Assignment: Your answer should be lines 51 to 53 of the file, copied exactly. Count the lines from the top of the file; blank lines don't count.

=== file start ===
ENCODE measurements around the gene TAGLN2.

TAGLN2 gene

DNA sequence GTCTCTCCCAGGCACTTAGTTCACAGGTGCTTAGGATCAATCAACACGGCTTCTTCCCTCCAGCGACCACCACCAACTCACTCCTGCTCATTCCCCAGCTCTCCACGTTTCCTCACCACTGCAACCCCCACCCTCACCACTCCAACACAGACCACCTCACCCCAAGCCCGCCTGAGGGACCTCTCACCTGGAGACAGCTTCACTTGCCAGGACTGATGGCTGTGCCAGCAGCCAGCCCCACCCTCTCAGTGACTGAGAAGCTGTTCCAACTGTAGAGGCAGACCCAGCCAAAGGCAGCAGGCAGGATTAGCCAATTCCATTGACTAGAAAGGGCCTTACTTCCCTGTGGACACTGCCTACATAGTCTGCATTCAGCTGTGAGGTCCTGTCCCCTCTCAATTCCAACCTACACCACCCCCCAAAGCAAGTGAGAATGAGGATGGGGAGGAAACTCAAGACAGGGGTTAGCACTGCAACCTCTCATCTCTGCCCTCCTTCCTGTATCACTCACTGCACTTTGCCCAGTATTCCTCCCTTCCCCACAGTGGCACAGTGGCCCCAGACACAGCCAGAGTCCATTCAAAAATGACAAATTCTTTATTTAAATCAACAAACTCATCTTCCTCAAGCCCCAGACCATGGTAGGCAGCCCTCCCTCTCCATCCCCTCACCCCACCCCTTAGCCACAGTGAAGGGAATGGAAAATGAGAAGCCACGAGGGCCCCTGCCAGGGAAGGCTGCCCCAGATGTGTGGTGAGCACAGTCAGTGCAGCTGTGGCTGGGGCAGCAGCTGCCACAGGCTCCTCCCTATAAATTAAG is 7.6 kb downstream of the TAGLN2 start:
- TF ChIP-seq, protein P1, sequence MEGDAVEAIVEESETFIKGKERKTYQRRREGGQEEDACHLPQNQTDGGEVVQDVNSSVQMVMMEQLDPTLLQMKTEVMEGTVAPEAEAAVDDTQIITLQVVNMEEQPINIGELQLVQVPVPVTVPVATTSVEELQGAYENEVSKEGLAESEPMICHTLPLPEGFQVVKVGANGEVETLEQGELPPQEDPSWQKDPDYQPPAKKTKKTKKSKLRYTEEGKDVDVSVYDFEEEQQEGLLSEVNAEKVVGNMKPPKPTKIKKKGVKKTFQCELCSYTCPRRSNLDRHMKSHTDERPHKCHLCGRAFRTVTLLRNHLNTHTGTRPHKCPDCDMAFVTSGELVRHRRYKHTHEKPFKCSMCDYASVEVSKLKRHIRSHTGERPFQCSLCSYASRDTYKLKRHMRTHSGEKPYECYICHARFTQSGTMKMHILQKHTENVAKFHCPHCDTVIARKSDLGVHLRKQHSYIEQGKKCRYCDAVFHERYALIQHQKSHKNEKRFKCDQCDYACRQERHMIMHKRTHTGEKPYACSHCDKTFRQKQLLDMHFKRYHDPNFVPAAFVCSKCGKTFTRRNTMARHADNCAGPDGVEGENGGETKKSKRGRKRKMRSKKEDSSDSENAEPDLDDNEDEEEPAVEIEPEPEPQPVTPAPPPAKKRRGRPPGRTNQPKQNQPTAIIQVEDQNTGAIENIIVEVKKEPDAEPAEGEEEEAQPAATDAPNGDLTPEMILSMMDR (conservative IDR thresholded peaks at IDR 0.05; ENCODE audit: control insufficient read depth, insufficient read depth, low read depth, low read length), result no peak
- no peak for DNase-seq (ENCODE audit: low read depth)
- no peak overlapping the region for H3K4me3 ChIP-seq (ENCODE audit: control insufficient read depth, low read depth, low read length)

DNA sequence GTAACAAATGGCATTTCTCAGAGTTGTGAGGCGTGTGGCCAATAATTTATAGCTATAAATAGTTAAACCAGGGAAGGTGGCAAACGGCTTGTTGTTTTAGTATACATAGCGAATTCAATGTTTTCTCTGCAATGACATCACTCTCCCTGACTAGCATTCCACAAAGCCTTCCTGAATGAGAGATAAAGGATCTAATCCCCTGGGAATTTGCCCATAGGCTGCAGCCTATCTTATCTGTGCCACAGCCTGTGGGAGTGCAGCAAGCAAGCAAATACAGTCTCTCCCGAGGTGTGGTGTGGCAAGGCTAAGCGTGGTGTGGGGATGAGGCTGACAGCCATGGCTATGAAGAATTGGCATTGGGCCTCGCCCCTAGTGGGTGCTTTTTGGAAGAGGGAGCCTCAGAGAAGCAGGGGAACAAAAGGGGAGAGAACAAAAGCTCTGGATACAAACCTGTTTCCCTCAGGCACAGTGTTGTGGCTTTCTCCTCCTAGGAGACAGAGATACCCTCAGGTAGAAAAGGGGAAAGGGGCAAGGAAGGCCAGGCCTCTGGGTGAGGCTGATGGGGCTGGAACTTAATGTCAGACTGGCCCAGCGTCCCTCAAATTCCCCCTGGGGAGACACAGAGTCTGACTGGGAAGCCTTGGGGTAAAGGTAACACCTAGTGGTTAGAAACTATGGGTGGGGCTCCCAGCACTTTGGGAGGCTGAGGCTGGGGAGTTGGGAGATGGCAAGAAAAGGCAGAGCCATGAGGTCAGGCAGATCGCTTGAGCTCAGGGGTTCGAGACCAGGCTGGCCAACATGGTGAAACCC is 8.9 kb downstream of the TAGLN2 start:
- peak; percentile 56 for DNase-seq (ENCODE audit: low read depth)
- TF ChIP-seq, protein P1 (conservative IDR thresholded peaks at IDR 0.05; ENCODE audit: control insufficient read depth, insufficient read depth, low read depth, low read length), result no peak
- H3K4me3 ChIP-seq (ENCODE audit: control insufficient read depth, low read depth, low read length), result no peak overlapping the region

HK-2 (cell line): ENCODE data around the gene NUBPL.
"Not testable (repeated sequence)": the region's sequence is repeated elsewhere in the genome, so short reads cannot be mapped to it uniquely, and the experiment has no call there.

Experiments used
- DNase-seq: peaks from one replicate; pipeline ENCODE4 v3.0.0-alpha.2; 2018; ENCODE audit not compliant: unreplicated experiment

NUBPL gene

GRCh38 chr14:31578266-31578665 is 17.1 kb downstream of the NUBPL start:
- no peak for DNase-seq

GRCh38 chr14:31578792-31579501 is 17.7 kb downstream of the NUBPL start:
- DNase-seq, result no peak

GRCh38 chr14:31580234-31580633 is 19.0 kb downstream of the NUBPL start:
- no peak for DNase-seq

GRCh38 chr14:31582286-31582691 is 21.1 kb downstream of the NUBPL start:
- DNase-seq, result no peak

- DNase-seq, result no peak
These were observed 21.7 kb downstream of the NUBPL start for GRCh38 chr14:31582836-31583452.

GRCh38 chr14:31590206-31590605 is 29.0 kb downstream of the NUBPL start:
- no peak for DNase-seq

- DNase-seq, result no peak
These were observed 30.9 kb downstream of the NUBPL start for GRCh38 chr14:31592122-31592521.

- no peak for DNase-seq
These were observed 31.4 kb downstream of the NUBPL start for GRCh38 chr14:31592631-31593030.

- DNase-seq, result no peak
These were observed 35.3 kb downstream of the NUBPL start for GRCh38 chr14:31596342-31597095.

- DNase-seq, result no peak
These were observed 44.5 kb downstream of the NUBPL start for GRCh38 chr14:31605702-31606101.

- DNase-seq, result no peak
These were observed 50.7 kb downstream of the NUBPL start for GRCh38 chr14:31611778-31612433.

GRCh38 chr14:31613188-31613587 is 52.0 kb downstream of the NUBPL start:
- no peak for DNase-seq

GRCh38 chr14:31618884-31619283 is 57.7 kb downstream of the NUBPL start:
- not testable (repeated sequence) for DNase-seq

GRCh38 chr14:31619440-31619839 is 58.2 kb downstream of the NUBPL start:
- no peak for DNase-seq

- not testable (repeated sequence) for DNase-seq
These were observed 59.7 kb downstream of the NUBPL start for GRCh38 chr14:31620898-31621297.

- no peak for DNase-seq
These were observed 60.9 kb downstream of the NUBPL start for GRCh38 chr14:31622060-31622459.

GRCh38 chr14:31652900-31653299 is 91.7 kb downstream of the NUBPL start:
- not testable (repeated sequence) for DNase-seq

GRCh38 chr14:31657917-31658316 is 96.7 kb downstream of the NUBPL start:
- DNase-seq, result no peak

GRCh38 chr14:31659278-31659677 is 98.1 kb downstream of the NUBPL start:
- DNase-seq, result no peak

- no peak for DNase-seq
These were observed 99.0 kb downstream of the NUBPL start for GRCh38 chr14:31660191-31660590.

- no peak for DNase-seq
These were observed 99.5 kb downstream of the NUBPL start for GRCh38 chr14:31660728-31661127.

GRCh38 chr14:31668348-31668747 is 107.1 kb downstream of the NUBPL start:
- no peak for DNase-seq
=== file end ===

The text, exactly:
- DNase-seq, result no peak

GRCh38 chr14:31659278-31659677 is 98.1 kb downstream of the NUBPL start:
- DNase-seq, result no peak